Central Florida is gearing up to withdraw millions of gallons
of water from the St. Johns River.
Here is some background about this issue:
" The St. Johns River Water Management District (SJRWMD)
has stated that central Florida has out-stripped the Floridan
aquifer's ability to provide a sustainable drinking water source
" The District has told communities they will have to seek
alternative water sources (AWS). The SJRWMD has stated that 155
million gallon days (MGD) can be "safely" removed from
the St. Johns River between the headwaters and State Road 44.
This number was based upon a study done by a consultant hired
by the district. The term "safely" applies to the District's
belief that 155 MGD withdrawal will not affect the aquatic health
of the river or its ecosystem. Not everyone agrees with that appraisal.
" At a July 18 meeting in Orlando, various cities and counties
submitted ~ 46 withdrawal projects/proposals vying for the 155
" Because river water has a high salt or mineral content,
most withdrawals will involve reverse osmosis, or RO. A by-product
of RO is high mineral content and/or very salty water. Also, RO
water is high in nutrients. The byproducts are called "concentrate".
The SJRWMD has recently started a study to document the problems
with concentrate on the river environment-the study will end in
a year. The SJRWMD may issue numerous withdrawal permits BEFORE
the study is complete.
" The SJRWMD is also focusing its attention on the lower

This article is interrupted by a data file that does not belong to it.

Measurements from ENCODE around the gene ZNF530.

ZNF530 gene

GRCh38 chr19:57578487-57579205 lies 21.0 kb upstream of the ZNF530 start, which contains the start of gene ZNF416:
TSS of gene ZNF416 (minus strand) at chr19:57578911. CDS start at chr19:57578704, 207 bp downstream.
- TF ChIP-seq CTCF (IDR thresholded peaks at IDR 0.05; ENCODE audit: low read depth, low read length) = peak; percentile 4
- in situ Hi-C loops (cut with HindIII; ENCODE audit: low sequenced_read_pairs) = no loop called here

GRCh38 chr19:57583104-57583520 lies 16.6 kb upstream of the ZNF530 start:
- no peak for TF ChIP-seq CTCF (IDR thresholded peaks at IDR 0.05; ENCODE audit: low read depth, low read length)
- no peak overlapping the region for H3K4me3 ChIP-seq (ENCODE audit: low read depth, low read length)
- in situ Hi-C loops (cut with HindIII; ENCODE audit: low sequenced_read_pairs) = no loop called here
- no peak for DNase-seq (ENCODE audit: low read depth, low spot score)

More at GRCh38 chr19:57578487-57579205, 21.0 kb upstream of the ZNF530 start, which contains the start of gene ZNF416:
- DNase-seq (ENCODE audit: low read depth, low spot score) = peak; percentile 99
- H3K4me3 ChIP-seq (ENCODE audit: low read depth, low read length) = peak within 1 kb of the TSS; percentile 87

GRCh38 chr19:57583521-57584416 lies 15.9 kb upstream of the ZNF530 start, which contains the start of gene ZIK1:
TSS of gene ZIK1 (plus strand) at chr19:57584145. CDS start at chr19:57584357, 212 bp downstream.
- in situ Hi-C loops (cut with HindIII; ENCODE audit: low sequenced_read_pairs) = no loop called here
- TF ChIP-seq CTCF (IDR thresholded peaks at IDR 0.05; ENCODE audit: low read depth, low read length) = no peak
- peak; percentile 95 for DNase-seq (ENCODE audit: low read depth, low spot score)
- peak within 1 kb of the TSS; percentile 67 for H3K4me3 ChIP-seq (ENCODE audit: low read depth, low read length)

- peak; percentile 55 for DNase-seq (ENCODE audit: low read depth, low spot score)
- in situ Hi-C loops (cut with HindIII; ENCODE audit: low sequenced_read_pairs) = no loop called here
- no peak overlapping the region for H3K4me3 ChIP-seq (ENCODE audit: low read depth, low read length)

Ocklawaha River. Although District staff has not set an MFL, minimum
flow level, for the Ocklawaha River, the agency is telling counties
to expect to be able to withdraw 90 to 108 MGD from the river.
" The only county proposing to withdraw water from the River
that has a mandatory water conservation plan is Volusia County.
None of the other counties or municipalities that are planning
water withdrawals has mandatory water conservation programs.
" One of the largest water withdrawals, Yankee Lake, is planned
in an area just south of the Wekiva Aquatic Preserve! Also, this
plant will eventually discharge concentrate into the river.
" This current process will only provide drinking water needs
until 2025, less than 20 years into the future.
This is a huge issue that could have an enormous impact on the
St. Johns River. It could result in serious harm to the river.
Many of the adverse effects may not even become obvious for years
after the withdrawal projects have begun, when communities have
become completely dependent upon the river for their water. Also,
during peak flows, the SJRWMD is looking at "scalping"
water from the river and injecting it into the ground for storage
for later use. This procedure is called Aquifer Storage Recovery
(ASR) and could potentially contaminate our groundwater.
I strongly encourage everyone to contact your local, state, and
federal elected representatives, and tell them that you are concerned
about this issue. Let them know that we need to make water conservation
a priority before one drop of water is ever taken from the St.
Florida House of Representatives: http://www.myfloridahouse.gov/sections/Representatives/representatives.aspx
Governor Charlie Christ Charlie.Crist@myflorida.com Phone: 850-488-7146
St. Johns County Board of Commissioners http://www.co.st-johns.fl.us/BCC/Commissioners/index.aspx